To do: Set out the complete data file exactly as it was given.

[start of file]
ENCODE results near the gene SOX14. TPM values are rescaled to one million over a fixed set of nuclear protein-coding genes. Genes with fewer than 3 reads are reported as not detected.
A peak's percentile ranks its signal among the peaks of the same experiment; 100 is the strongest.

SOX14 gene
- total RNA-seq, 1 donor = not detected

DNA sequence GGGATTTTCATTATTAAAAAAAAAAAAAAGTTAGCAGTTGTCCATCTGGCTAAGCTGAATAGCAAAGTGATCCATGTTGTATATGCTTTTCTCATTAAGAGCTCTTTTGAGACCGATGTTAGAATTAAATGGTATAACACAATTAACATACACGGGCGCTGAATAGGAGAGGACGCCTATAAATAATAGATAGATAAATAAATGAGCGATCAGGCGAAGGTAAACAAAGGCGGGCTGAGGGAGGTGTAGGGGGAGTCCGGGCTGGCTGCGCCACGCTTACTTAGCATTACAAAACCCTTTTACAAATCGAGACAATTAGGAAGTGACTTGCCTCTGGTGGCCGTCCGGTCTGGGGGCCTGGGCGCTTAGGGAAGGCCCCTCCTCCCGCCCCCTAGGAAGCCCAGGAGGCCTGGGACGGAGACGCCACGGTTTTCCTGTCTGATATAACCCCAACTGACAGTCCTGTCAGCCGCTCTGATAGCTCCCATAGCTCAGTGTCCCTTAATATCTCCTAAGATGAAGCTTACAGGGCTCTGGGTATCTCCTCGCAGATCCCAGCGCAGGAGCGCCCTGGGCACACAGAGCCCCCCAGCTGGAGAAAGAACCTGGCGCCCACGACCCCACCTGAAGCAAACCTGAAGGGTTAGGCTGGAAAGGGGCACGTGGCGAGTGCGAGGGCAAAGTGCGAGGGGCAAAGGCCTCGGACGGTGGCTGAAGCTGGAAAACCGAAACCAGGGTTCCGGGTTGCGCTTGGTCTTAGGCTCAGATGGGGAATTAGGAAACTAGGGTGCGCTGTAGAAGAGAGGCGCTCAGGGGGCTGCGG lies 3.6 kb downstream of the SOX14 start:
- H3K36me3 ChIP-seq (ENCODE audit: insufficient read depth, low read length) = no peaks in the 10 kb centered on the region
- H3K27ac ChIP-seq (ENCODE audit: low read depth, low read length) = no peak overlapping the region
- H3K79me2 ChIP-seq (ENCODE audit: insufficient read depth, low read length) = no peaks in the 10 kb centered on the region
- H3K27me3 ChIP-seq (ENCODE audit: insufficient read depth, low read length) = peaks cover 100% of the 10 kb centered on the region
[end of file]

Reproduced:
ENCODE results near the gene SOX14. TPM values are rescaled to one million over a fixed set of nuclear protein-coding genes. Genes with fewer than 3 reads are reported as not detected.
A peak's percentile ranks its signal among the peaks of the same experiment; 100 is the strongest.

SOX14 gene
- total RNA-seq, 1 donor = not detected

DNA sequence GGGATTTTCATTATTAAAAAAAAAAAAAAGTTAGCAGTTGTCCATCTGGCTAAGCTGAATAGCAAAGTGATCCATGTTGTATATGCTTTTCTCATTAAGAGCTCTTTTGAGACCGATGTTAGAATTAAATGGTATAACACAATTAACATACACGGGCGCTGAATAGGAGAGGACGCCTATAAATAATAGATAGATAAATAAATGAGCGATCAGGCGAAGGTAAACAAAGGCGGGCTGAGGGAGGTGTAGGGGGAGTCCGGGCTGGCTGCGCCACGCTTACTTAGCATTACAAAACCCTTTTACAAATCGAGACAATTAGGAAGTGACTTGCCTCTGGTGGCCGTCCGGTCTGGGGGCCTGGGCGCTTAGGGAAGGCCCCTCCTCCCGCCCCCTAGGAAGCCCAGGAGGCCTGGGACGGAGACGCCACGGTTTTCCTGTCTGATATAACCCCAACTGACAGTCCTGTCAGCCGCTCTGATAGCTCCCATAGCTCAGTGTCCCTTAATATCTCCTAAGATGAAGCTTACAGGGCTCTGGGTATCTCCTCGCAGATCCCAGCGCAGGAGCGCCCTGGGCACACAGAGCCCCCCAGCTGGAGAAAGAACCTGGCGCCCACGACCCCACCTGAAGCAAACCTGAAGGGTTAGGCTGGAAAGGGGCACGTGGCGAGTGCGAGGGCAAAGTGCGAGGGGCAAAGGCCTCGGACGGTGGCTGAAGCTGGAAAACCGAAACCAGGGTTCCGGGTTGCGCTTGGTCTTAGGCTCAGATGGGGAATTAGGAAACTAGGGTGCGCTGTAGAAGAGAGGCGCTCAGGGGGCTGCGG lies 3.6 kb downstream of the SOX14 start:
- H3K36me3 ChIP-seq (ENCODE audit: insufficient read depth, low read length) = no peaks in the 10 kb centered on the region
- H3K27ac ChIP-seq (ENCODE audit: low read depth, low read length) = no peak overlapping the region
- H3K79me2 ChIP-seq (ENCODE audit: insufficient read depth, low read length) = no peaks in the 10 kb centered on the region
- H3K27me3 ChIP-seq (ENCODE audit: insufficient read depth, low read length) = peaks cover 100% of the 10 kb centered on the region